Kayla DiCello
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Kayla DiCello, debuting at American Cup, eyes junior-to-Olympics gymnastics jump

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The last 10 U.S. Olympic women’s gymnastics teams included an athlete who turned 16 or younger in the Olympic year. Kayla DiCello looks like the best hope to extend that streak this summer.

On Saturday, DiCello will become the first U.S. woman to make her senior-level debut at the prestigious American Cup in an Olympic year since 2004 (Courtney McCool). Coverage airs at 12:30 p.m. ET on NBC, NBCSports.com/live and the NBC Sports app.

“My next thing is to try and make a run for Tokyo 2020,” DiCello said after winning the U.S. junior all-around title last summer. “There will be some pressure.”

USA Gymnastics can enter two gymnasts per gender at the American Cup, its biggest annual international meet.

That DiCello will even suit up in Milwaukee is already a victory given the depth of the U.S. program. The other American in the field is 2017 World all-around champion Morgan Hurd, plus Sam Mikulak and Shane Wiskus in the men’s competition (5 p.m., NBCSN, NBCSports.com/live, NBC Sports app).

“It should give you a sense of confidence just to be selected,” said NBC Sports analyst Nastia Liukin, who competed at the 2005 American Cup in her first year as a senior. “Let that give you the confidence to think, OK, I totally belong here. And she totally does.”

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DiCello (pronounced Duh-SELL-o), a high school sophomore from Boyds, Md., won the 2019 U.S. junior title with a score that would have placed third in the senior division behind Simone Biles and Sunisa Lee.

In 2016, Laurie Hernandez entered the Olympic year as the reigning junior champ. In 2012, Kyla Ross was the top rising junior. Each made the Olympic team before earning her driver’s license.

DiCello’s skills — her favorite event is uneven bars — remind Liukin of Ross, who is retired from Olympic-level gymnastics and is in her last season competing for UCLA.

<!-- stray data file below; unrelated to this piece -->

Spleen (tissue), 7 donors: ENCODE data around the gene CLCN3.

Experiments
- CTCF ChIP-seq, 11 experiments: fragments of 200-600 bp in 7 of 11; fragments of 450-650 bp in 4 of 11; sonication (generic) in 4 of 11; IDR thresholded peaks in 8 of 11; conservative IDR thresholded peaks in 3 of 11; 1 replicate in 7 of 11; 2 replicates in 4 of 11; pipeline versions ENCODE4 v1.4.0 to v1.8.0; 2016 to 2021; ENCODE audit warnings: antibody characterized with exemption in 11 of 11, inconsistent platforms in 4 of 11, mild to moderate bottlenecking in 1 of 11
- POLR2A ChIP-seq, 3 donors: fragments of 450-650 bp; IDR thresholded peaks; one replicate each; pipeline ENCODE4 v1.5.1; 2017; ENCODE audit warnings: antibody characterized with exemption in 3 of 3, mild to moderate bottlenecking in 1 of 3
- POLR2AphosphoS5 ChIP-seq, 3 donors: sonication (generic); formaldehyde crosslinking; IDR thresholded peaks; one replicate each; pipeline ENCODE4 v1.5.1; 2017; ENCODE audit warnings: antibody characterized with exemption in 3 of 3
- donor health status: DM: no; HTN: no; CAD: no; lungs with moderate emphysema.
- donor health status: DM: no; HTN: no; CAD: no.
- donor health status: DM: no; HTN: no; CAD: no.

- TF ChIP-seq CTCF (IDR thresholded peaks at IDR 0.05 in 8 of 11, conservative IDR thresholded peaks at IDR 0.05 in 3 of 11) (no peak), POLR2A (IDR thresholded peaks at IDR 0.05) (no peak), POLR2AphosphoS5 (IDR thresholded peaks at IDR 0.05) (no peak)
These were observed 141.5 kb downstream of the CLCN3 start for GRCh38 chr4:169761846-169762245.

“[DiCello] is powerful. She’s got great form, graceful,” Liukin said. “She does definitely have a little bit of everything.”

DiCello began tumbling at Hill’s Gymnastics Training Center in Gaithersburg, Md., around her second birthday, when her parents enrolled her in a mommy- and daddy-and-me class.

“At one point, one of the coaches tapped us on the shoulder and basically said, hey, you should put her in baby angels,” said her father, Matt.

“Angels” is described as an invitation-only class for ages 4-5 that leads into competitive programs at Hill’s.

“From that point, she just continued to love the sport and really get a good knack for it,” Matt said.

DiCello, who has three siblings (including two younger sisters in gymnastics), tried other sports such as swimming and ballet.

“If you ask her, she would say she enjoyed flying through the air,” Matt said. “Soccer — she was afraid of the soccer ball, so that sport didn’t last very long.”

Neither Matt nor wife Kecia had any gymnastics experience. But they found themselves fortunate to raise four kids seven miles from one of the most prestigious gymnastics centers in the country.

They began realizing this when toting their daughters to the gym and seeing photos of Dominique Dawes on the walls or the Magnificent Seven in the lobby.

“We never applied that to our kids,” Matt said. “We never knew what the potential could be.”

Now, DiCello is the backdrop of the Hill’s homepage with the slogan, “Teaching toddlers to Olympians for over 30 years.”